The source selections are about 5-10 pages per author/work. Rhee offers a wide range of readings from (for example) The Shepherd of Hermas, Clement of Alexandria, The Acts of Thomas, Lactantius, Chrysostom, Ambrose, Augustine, and Rabbula of Edessa. Rhee sometimes gives her own translation, and at other times updates an existing one.

The introduction first gives a broad sketch of earliest Christian thought on wealth before briefly introducing each author/text in the book. She notes that these writers had much to say about the vice of greed and the problem of wealth, and they did not dwell much on the subject of poverty (see p. x). Rhee also adroitly explains the Roman economic system that operated according to the notion of “limited good” – commodities (and other things) existed in finite amounts such that gaining more for oneself was naturally at the expense of another (as it was with status and honor as well). Thus, “the rich or those getting richer were usually seen in a negative light” (xi).

In terms of the readings themselves, I won’t treat them in detail, but just give one observation – there are many wealthy people in the Bible (like Israelite patriarchs and kings), but time and time again these early theologians appeal to the ways and words of Jesus. It is remarkable to me how much Jesus addressed issues of greed and wealth, and showed in his own choices a lifestyle of simplicity and generosity. These theologians were so incredibly familiar with the teachings of Jesus, so they naturally became influenced by his acts and instruction. Would that we too have such knowledge and inspiration!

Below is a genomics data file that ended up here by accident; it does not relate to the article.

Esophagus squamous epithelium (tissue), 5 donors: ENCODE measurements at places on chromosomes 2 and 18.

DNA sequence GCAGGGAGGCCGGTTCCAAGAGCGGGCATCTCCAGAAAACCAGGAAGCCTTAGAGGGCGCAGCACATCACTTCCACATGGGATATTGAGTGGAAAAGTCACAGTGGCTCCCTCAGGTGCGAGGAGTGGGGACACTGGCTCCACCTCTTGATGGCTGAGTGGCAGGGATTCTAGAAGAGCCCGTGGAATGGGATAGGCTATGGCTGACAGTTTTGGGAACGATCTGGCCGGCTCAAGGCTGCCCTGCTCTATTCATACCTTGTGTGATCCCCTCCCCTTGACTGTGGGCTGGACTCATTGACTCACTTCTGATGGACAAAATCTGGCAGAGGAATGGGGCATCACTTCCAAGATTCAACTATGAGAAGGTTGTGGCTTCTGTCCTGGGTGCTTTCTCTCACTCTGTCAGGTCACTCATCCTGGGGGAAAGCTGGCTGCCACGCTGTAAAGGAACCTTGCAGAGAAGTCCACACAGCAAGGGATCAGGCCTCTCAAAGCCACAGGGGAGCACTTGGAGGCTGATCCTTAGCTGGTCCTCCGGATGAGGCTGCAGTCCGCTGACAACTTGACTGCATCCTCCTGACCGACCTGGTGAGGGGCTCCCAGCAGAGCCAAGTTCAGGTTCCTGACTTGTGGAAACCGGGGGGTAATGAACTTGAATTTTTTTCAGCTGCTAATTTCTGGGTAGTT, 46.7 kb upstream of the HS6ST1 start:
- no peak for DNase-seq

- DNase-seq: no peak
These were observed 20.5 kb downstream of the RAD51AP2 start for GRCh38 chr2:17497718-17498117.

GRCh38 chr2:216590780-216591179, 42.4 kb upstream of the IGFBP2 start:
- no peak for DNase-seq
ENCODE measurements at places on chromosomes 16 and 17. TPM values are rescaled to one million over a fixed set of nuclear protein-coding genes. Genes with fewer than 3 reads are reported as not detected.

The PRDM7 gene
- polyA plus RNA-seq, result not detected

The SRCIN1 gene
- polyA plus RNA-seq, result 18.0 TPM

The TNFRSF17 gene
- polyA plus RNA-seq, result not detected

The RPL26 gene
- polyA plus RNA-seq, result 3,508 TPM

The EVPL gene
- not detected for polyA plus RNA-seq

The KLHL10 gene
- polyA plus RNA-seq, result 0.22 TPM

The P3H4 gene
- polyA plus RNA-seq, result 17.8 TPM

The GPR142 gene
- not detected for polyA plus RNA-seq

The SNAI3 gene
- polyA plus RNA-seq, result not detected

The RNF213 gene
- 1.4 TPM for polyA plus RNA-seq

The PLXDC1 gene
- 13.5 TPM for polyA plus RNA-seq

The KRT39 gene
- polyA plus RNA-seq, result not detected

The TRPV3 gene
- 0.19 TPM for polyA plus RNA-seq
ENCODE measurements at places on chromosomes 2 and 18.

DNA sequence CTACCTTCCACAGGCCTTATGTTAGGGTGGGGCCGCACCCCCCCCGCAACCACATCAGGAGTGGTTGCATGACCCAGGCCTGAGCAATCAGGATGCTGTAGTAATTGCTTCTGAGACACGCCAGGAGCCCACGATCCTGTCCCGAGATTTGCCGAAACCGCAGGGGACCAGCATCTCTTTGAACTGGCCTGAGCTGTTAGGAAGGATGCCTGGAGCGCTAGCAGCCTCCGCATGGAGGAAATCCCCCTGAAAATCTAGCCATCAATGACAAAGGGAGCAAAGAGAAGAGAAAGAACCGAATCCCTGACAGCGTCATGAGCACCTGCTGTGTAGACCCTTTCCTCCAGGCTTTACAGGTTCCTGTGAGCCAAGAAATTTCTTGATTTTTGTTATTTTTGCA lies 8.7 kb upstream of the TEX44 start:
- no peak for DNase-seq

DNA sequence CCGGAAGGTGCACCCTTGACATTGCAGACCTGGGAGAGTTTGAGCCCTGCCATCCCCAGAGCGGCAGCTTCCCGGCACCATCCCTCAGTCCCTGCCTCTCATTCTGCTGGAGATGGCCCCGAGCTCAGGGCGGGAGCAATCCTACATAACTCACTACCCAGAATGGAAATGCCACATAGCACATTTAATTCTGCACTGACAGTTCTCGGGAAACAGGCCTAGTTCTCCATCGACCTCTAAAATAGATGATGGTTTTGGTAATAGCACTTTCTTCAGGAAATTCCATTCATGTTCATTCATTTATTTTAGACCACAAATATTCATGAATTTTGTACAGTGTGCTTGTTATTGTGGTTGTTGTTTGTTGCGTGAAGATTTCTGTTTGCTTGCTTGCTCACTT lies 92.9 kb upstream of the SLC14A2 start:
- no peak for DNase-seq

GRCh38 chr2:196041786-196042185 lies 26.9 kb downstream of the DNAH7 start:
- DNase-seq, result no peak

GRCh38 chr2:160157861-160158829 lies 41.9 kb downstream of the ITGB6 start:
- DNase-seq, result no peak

Gowler -Parables After Jesus Part 3 (Gupta)

Previous posts: Part 1, Part 2

Chapter 5

Parables After Jesus

The last main chapter focuses on both the 20th and 21st centuries (pp. 207-153). Here Gowler covers 9 people/groups including Thomas Hart Benton, the Blues, Flannery O’Connor, Martin Luther King Jr., Godspell, Latin American interest in the parables, David Flusser, Octavia Butler, and Thich Nhat Hanh. I will mention a few interpreters that were especially interesting to me. I love Flannery O’Connor. Her novel, The Violent Bear It Away, is considered to be inspired by the Parable of the Sower, a harrowing but vivid modern tale. As for Martin Luther King, he preached with passion about the Parable of the Rich man and his storehouses. Also, unsurprisingly, King was inspired by the Parable of the Good Samaritan. My favorite musical of all time is Godspell and as a young Christian I learned many of the teachings of Jesus through it. Gowler is no doubt right when he says that Godspell more than any other Jesus film/play/musical “incorporates parables so deeply into its narrative of Jesus’ life and teachings” (232).


Gowler’s conclusion is concise, less than three pages. He simply affirms that we see such creativity and  rainbow of readings of the parables no doubt because they are puzzles and riddles worth pondering extensively. Gowler likens them to art works, inviting the reader into active imagination.

Gupta’s Final Thoughts

Gowler’s The Parables after Jesus is such a fun book to read – the case studies are well-chosen and refreshingly diverse. Gowler balances ancient and modern, East along with West, men and women, academic and art/popular culture. The visuals in the book are helpful and show the impact of the parables even in earliest Christian art. If I have one lingering desire after completing the book, though, it is for more synthesis and guidance from Gowler. I would have enjoyed some commentary on trends and distinctives of certain periods or communities, perhaps briefly at the end of each chapter. In the conclusion, Gowler could have adumbrated how readings have flowed through various watershed moments. These ideas notwithstanding, I warmly recommend this book to all students of the Gospels and the parables of Jesus.